Special grants for women scientists. They do exist. But PhD student Jessica de Bruijn is against them. Because, she claims: Science grants that only women are eligible for reinforce sexism.
PhD candidates are expected to submit a handful of propositions with their thesis. In this feature, they explain their most provocative proposition. This time, it’s Jessica de Bruijn, who got her PhD on 4 February for her study on the influence of learning on the foraging behaviour of parasitoid wasps.
‘Working in the sciences is highly competitive and there is a lot of pressure to obtain grants. A grant is intended for the best proposal and the best person to do the research. If you ask me, that has nothing to do with your sex. There are two aspects of this that bother me. Firstly, it is discrimination if you exclude men. And secondly, it has potentially negative consequences for the researcher and her group. I’ve heard stories about women who get told: you only got that funding because you are a women. If men had been allowed to compete, you wouldn’t have got a grant. Like that you start off on the wrong foot, as a woman. The risk is that your scheme aimed at creating equality unintentionally stimulates discrimination against women.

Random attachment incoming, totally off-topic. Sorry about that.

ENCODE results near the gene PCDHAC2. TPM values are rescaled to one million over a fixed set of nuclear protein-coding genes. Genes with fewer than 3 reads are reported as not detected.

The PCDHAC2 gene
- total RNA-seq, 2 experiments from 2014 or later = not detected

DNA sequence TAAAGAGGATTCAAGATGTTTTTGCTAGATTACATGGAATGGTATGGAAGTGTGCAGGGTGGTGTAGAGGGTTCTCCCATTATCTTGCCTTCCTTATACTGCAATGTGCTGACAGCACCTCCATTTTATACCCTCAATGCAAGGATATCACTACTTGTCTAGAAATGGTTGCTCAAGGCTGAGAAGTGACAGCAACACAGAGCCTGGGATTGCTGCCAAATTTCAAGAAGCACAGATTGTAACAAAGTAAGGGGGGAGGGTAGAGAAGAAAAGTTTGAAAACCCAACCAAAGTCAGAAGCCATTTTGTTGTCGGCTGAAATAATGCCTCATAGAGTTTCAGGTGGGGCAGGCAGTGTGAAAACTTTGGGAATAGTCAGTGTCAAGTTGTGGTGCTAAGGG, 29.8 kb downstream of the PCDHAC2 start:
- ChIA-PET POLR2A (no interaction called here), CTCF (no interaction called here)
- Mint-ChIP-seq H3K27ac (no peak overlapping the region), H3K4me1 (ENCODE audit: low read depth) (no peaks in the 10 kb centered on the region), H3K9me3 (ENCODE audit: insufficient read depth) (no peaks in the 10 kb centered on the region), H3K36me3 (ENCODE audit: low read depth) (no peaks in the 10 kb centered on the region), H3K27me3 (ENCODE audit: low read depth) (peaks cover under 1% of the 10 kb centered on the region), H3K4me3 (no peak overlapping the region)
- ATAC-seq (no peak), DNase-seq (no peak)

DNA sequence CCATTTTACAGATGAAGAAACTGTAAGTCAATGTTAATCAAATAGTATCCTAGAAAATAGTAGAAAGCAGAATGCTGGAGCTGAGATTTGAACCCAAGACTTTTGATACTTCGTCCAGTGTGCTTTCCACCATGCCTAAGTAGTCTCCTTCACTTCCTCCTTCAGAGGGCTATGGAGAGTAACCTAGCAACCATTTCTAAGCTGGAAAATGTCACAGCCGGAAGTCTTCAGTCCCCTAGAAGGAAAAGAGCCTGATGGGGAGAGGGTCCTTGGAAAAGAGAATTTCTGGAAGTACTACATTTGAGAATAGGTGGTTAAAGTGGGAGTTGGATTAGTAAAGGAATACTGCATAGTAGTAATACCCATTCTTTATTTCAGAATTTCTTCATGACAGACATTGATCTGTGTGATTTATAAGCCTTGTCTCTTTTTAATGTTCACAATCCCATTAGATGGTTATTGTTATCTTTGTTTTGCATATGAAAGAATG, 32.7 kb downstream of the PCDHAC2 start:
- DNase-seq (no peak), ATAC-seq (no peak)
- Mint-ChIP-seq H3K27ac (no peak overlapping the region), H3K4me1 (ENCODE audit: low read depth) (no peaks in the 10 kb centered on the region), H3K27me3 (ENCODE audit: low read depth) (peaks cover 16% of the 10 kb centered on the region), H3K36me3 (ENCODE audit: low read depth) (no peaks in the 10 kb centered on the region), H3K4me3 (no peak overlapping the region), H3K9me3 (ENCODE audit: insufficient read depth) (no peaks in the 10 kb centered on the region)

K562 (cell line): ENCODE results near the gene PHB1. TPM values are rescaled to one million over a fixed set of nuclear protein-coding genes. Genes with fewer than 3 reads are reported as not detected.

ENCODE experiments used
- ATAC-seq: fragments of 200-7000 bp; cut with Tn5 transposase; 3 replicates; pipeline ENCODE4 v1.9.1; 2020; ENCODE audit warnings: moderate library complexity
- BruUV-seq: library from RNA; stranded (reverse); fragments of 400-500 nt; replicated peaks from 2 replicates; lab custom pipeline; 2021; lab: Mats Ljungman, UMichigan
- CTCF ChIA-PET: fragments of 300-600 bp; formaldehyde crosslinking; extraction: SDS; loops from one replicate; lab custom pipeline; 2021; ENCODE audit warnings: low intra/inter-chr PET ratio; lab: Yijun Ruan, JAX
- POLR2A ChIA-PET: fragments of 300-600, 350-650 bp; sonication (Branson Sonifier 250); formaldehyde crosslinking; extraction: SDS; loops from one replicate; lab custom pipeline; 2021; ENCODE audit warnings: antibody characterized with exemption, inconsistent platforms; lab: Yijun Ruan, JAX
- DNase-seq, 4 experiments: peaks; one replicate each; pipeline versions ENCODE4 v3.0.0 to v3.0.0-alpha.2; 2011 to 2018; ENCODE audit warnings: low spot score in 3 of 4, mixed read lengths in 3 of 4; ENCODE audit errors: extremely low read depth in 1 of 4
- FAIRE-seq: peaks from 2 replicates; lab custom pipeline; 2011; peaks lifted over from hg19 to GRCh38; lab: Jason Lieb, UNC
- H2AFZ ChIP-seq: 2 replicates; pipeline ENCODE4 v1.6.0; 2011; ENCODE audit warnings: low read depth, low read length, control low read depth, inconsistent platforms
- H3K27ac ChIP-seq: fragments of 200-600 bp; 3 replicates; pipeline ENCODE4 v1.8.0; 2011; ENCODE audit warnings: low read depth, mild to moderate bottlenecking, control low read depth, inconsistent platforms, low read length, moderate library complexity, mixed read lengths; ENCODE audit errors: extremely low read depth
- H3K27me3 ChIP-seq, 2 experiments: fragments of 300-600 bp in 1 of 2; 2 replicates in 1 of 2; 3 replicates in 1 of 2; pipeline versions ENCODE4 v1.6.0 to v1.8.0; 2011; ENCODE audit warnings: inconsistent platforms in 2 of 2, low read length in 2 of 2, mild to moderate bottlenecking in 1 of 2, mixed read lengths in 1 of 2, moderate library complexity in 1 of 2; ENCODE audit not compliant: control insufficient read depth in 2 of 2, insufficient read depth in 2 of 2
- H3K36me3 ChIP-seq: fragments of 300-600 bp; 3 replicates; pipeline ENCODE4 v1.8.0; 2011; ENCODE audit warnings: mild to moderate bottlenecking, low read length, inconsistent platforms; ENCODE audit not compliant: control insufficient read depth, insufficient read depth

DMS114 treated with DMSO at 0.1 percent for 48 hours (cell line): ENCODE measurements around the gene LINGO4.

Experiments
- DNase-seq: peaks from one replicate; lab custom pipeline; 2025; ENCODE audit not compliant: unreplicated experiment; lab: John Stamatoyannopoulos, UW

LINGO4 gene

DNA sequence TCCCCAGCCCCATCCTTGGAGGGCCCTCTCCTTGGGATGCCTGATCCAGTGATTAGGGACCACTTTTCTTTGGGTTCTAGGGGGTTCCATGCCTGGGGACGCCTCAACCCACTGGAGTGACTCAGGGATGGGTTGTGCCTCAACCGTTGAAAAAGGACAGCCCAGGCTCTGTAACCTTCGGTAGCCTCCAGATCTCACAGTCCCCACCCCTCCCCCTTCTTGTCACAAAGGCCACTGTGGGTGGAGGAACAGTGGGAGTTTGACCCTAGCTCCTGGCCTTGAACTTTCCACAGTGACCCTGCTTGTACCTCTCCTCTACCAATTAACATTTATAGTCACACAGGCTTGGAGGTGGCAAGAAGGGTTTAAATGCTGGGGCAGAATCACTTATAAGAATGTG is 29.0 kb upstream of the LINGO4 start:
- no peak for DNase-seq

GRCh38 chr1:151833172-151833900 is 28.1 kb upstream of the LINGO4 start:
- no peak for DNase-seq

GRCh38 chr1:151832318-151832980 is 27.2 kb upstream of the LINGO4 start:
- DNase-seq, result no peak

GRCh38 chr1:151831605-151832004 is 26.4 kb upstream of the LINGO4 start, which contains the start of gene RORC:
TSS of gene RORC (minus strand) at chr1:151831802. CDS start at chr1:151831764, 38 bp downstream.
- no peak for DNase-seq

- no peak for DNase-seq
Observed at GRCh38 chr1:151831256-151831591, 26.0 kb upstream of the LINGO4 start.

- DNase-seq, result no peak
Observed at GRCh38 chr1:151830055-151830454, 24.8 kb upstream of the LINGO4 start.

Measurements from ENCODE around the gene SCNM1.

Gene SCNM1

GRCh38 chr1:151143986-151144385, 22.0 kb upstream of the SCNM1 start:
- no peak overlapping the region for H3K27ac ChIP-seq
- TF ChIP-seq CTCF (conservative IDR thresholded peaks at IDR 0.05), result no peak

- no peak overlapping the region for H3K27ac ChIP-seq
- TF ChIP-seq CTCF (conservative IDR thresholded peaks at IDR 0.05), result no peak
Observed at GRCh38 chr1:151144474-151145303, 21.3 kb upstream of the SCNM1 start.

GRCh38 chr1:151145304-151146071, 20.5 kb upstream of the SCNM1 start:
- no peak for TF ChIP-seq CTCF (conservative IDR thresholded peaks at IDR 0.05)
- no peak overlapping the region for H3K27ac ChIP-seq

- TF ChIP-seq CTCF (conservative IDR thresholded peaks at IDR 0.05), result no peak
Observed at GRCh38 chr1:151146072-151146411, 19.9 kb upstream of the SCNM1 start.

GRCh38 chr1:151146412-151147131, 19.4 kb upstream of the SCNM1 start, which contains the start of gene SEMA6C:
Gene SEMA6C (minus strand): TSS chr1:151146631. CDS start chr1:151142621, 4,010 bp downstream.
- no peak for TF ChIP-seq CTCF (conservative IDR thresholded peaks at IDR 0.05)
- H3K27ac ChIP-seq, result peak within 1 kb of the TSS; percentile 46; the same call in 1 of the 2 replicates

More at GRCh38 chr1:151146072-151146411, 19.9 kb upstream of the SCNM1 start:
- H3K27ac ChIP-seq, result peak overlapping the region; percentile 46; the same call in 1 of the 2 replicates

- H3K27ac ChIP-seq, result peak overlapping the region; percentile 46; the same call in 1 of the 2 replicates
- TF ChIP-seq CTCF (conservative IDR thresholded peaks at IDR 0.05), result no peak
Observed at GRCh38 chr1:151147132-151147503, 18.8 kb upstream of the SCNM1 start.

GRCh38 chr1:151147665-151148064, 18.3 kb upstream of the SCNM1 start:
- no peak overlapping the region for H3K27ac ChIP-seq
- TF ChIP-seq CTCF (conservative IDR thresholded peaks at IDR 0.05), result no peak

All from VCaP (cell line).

We should also think about why we think we need to attract more women into the sciences – for the sake of balanced teams, for instance – and why those women are not there now. It could be partly because of discrimination, whether deliberate or unconscious. But it might also be a conscious choice by women. Women are no longer expected to stay at home and look after the children, but maybe women see other pros and cons when they consider the option of a job in the sciences.
Men and women scientists are equally qualified. It is good to have more women in the sciences, but I don’t think you should force it in this way.’